Doctor's Cave Beach Club

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Doctor's Cave Beach Club
Doctor's Cave Beach Club
Doctor's Cave Beach Club
Doctor's Cave Beach Club is located in Jamaica
Doctor's Cave Beach Club
Doctor's Cave Beach Club
Coordinates: 18°29′13″N 77°55′46″W / 18.4870778°N 77.9294318°W / 18.4870778; -77.9294318Coordinates: 18°29′13″N 77°55′46″W / 18.4870778°N 77.9294318°W / 18.4870778; -77.9294318[1]
ParishSt James
Time zoneUTC-5 (EST)

Doctor's Cave Beach Club, Montego Bay (also known as Doctor's Cave Bathing Club) has been one of the most famous beaches in Jamaica for nearly a century.

It is noted for its crystal-clear turquoise waters and near-white sand. Its sheltered location provides calm waters.


Dr. Alexander James McCatty had founded a sanatorium in Montego Bay in 1880. He allowed his friends, including several doctors, to bathe at his small beach, which was entered through a cave. In 1906 he donated the property to the community, and the private members club was formed, which continues to this day.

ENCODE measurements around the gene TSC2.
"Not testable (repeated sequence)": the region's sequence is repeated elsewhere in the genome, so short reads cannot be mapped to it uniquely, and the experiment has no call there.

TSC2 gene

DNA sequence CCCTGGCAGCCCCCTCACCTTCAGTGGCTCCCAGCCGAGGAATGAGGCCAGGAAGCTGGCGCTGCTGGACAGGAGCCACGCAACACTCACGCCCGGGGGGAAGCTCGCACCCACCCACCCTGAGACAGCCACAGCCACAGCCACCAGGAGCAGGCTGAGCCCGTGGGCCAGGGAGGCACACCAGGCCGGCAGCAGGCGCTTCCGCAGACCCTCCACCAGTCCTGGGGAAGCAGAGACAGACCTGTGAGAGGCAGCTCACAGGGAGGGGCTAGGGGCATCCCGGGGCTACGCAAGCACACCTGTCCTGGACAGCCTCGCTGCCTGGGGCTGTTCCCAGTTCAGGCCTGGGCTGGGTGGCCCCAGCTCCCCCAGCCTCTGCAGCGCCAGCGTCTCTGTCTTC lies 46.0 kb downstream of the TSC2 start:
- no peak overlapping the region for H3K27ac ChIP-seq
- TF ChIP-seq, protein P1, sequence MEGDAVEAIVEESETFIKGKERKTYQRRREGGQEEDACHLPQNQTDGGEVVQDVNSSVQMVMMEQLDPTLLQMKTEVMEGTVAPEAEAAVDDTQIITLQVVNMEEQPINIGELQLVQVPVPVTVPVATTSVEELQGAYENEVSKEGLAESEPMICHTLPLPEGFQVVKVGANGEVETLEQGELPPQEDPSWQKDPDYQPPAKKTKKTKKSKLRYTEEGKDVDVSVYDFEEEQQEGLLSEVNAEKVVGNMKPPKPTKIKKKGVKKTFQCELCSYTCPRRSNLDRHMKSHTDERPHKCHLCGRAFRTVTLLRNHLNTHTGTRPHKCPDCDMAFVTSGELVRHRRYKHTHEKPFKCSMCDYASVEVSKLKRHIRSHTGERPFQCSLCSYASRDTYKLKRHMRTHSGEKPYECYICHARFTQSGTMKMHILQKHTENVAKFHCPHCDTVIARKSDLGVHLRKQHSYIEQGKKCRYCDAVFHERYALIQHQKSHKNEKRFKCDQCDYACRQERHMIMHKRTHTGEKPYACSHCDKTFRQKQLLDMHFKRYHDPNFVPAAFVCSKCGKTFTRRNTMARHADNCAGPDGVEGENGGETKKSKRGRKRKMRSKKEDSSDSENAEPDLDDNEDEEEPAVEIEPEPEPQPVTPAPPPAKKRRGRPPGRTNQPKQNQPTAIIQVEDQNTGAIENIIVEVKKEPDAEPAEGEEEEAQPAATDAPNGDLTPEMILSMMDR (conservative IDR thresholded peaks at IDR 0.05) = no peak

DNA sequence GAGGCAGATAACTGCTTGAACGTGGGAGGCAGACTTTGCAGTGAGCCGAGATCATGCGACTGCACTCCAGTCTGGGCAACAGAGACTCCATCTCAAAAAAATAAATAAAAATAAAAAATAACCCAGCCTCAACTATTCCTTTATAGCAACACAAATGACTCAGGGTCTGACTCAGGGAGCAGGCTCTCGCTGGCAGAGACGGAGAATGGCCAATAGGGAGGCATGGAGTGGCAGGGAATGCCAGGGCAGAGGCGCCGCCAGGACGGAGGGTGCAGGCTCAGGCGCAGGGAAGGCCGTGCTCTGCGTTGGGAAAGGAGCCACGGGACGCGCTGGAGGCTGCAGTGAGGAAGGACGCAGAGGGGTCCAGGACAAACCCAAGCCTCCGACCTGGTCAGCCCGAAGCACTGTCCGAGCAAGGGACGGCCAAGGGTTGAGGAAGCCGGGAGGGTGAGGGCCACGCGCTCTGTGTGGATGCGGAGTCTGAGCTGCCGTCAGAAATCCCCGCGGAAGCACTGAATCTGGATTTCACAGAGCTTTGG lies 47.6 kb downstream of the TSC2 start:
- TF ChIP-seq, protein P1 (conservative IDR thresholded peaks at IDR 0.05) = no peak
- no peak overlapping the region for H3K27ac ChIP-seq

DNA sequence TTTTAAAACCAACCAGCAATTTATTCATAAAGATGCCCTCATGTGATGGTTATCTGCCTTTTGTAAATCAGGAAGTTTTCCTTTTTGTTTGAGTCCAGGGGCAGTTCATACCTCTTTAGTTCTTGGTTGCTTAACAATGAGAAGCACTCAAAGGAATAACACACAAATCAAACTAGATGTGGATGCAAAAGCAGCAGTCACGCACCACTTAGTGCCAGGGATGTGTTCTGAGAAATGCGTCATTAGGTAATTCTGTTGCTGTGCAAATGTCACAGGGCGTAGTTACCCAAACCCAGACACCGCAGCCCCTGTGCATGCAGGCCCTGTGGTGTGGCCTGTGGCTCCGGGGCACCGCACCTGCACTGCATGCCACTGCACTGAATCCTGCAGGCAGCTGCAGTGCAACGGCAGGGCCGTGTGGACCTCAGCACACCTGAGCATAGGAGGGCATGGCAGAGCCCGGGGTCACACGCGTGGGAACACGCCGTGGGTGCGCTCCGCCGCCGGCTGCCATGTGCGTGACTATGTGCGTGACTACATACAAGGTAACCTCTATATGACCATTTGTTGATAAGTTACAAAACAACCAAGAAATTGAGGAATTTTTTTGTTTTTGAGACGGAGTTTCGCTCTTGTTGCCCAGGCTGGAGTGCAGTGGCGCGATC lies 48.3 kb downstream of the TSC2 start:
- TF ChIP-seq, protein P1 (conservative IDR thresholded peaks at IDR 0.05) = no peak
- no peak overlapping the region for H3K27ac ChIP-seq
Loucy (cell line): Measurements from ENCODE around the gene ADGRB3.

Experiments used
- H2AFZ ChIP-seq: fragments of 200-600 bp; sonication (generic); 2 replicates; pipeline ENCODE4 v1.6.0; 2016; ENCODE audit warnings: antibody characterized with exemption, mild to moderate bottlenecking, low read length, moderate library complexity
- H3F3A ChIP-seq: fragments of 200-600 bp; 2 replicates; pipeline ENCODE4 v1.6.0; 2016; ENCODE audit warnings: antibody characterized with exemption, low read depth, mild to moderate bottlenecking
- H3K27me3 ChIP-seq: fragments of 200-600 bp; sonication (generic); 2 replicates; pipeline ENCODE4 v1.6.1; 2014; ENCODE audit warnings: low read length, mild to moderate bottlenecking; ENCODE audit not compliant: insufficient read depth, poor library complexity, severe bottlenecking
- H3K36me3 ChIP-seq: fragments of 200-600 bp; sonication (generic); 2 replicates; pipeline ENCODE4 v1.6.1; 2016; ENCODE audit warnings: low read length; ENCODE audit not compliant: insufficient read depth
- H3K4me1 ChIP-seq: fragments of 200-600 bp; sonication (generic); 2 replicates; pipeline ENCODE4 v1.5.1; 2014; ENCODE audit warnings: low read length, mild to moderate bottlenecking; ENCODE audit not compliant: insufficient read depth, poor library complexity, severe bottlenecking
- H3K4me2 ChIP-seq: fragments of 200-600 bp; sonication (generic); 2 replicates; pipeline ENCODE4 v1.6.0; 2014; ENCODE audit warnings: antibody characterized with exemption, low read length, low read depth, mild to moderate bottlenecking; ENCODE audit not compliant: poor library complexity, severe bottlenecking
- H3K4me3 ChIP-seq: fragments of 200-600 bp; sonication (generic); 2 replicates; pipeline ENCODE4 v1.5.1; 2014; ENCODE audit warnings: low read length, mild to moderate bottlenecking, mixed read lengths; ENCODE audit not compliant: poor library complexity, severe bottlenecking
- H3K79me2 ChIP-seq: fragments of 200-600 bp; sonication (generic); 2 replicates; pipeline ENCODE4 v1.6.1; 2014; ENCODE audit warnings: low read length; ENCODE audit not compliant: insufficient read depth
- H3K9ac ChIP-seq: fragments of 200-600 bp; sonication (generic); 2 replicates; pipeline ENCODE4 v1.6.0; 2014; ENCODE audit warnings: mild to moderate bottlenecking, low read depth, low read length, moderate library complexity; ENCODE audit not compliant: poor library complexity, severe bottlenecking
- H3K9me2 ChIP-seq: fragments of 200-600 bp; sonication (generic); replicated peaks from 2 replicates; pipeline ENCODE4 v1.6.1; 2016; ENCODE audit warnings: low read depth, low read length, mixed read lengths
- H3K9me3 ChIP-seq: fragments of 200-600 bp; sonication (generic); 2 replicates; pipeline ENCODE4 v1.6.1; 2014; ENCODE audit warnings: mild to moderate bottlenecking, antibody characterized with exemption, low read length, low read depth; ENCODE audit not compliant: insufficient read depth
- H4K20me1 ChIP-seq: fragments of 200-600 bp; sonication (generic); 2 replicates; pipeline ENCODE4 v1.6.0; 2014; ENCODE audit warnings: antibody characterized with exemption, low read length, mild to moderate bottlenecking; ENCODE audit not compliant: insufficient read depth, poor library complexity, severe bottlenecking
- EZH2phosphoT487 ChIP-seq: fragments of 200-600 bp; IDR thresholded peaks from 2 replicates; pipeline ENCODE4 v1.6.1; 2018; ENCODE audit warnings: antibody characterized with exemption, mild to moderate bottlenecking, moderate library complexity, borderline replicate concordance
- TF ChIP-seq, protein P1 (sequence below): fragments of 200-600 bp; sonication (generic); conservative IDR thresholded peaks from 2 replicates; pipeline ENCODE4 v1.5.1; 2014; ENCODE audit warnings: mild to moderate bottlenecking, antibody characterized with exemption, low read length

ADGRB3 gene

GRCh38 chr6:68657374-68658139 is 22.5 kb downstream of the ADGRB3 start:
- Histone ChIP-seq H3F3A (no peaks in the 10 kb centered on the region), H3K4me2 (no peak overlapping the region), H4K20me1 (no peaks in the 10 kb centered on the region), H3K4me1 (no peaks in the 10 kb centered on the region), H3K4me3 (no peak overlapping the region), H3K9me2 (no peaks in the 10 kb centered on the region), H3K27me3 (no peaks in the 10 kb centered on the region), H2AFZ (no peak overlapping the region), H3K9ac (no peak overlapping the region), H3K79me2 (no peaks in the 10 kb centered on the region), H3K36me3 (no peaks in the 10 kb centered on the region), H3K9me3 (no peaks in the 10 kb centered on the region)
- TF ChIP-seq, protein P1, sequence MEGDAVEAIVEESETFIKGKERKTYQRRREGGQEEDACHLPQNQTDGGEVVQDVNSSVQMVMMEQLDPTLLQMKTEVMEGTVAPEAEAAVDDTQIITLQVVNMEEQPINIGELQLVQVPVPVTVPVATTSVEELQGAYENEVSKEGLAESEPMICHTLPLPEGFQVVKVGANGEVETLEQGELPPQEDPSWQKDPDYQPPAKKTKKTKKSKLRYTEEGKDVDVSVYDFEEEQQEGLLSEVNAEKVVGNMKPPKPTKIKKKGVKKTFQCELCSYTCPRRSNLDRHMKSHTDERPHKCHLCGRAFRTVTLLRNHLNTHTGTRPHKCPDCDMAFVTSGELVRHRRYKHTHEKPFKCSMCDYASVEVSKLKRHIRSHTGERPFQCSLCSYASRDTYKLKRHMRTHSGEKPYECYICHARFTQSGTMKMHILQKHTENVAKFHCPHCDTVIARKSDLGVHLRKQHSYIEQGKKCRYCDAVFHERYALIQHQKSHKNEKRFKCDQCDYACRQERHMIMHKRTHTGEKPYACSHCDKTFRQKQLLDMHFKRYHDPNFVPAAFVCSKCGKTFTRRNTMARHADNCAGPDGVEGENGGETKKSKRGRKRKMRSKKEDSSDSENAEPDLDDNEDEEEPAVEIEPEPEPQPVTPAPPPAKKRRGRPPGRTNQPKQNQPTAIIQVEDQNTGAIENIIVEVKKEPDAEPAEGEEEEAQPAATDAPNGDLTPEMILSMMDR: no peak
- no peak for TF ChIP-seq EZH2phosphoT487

In the 1920s, Sir Herbert Barker, an English osteopath, visited the beach and was impressed by the curative powers of the waters. He wrote an article which helped the beach become well known and gradually hotels were built nearby so that tourists could enjoy the beach.

To mark the centenary of the club a 15-foot-tall (4.6 m) bronze statue, Balance, by Basil Watson was unveiled on 18 November 2006. It features a woman being balanced above a man with their arms at full stretch.[2]


The beach has a broad swath of clean, near-white sand some 200 m long. It is fringed by trees, and has facilities: bar, restaurant, changing rooms and showers. For members there are several club rooms.

As well as for members, the beach is open to the public for a fee. Chairs, umbrellas, and snorkel gear are available for rent.

The beach is part of the protected Montego Bay Marine Park, which has many species to be seen on coral reefs which can be viewed by snorkelers.

See also[edit]


  1. ^ "Wikimapia". Retrieved 2009-09-07. CS1 maint: discouraged parameter (link)
  2. ^ Sunday Gleaner 26 November 2006, page I1.

External links[edit]